In a much anticipated judgment, the Supreme Court has issued its decision in Warner-Lambert v Mylan & Actavis, focussing on how concepts of patent sufficiency and plausibility, and infringement, should be assessed in relation to second medical use patents. The decision, that the second medical use patent for Lyrica is invalid, is of extreme importance to the parties – Lyrica is one of the Pfizer Group's most successful drugs in the UK and a number of pharmaceutical companies have launched generic products. However, it also has much broader significance in terms of the potential implications for clinical and prescribing practices, with the Secretary of State for Health making submissions, alongside no fewer than nine other interveners including from a range of interested bodies.
The split in the Lordships' views on a number of central issues clearly demonstrates, as Lord Sumption put it, that "patent protection for second use medical patents is …difficult to accommodate within the traditional scheme of patent law". However, the majority view in relation to plausibility has the potential for imposing a higher hurdle in relation to sufficiency of pharmaceutical patents generally. Meanwhile, the obiter discussion on the proper approach to infringement of second medical use patents, with references to compromises and 'least imperfect' solutions, suggests plenty of scope for further debate, including in relation to infringement of other purpose-limited claims.
The case concerns Warner-Lambert's (now expired) second medical use patent (EP (UK) 0 934 061) for the use of pregabalin for the treatment of pain, including inflammatory and neuropathic pain (the marketing authorisation covers peripheral and central neuropathic pain, epilepsy and generalised anxiety disorder (GAD) but not inflammatory pain). Warner-Lambert argued that the launch of generic products under a skinny label (i.e., limited to non-patented indications of epilepsy and GAD) amounted to both direct and indirect patent infringement. The relevant claims in the Patent are Swiss-form second medical use claims – i.e., "use of substance X for the preparation of a medicament (or pharmaceutical composition) for treating indication Y".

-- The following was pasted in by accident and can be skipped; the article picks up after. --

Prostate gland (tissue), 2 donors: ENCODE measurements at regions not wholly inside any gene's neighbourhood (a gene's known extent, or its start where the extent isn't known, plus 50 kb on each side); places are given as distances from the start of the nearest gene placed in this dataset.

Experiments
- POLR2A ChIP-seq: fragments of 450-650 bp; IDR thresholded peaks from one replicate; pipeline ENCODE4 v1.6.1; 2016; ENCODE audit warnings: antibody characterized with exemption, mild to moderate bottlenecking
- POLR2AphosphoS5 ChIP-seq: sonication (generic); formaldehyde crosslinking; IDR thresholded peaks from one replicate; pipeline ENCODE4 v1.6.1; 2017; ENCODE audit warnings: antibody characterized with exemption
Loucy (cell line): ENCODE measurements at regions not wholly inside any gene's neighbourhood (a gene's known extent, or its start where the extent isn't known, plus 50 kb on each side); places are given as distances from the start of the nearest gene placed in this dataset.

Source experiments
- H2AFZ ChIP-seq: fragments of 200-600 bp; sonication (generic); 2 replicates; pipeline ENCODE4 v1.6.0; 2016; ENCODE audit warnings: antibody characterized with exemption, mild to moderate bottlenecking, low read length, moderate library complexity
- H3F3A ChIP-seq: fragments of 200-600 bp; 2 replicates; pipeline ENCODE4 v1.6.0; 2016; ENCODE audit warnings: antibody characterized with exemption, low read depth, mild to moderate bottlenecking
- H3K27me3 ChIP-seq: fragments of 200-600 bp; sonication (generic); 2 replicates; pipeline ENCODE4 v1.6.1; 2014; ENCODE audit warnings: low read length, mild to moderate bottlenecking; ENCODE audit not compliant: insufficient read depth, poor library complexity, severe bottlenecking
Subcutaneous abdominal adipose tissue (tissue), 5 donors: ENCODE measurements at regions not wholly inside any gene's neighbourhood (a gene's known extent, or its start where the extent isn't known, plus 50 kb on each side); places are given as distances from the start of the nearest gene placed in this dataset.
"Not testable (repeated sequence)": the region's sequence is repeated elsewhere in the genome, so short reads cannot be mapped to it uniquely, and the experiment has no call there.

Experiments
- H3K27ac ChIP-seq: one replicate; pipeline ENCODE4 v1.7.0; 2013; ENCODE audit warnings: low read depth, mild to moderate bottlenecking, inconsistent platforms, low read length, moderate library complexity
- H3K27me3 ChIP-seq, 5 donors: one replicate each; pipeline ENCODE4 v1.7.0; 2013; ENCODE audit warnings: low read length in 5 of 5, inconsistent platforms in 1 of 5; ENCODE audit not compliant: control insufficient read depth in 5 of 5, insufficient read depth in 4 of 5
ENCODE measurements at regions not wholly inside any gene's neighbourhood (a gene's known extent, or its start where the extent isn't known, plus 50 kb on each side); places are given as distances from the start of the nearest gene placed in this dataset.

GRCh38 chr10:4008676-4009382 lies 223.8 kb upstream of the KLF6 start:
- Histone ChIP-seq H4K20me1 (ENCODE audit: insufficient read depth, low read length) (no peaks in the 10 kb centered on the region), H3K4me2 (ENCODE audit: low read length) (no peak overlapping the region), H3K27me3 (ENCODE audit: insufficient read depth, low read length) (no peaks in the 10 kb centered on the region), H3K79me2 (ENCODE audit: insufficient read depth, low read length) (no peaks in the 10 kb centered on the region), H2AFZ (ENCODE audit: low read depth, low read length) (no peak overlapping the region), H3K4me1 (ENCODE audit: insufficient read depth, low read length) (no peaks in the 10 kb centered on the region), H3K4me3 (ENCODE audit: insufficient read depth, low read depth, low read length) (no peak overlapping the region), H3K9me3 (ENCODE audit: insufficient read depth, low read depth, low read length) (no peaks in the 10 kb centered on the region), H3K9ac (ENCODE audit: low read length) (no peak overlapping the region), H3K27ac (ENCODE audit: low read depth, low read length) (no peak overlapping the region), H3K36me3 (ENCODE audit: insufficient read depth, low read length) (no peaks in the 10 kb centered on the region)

In September 2015, Arnold J decided that the relevant claims, 1 and 3, were invalid for insufficiency. Claims 1 and 3 are in the following form:
Claim 1 "Use of [pregabalin] or a pharmaceutically acceptable salt thereof for the preparation of a pharmaceutical composition for treating pain"
Claim 3 Use according to claim 1, where the pain was neuropathic pain.
Arnold J found there was sufficient disclosure in the specification to support the claim that pregabalin was efficacious in treating inflammatory and peripheral neuropathic pain, but there was not for central neuropathic pain which, according to his construction of the Patent, fell within Claim 3. He subsequently decided that it would be an abuse of process for Warner-Lambert to amend (post trial) Claim 3 to exclude from its scope "central neuropathic pain".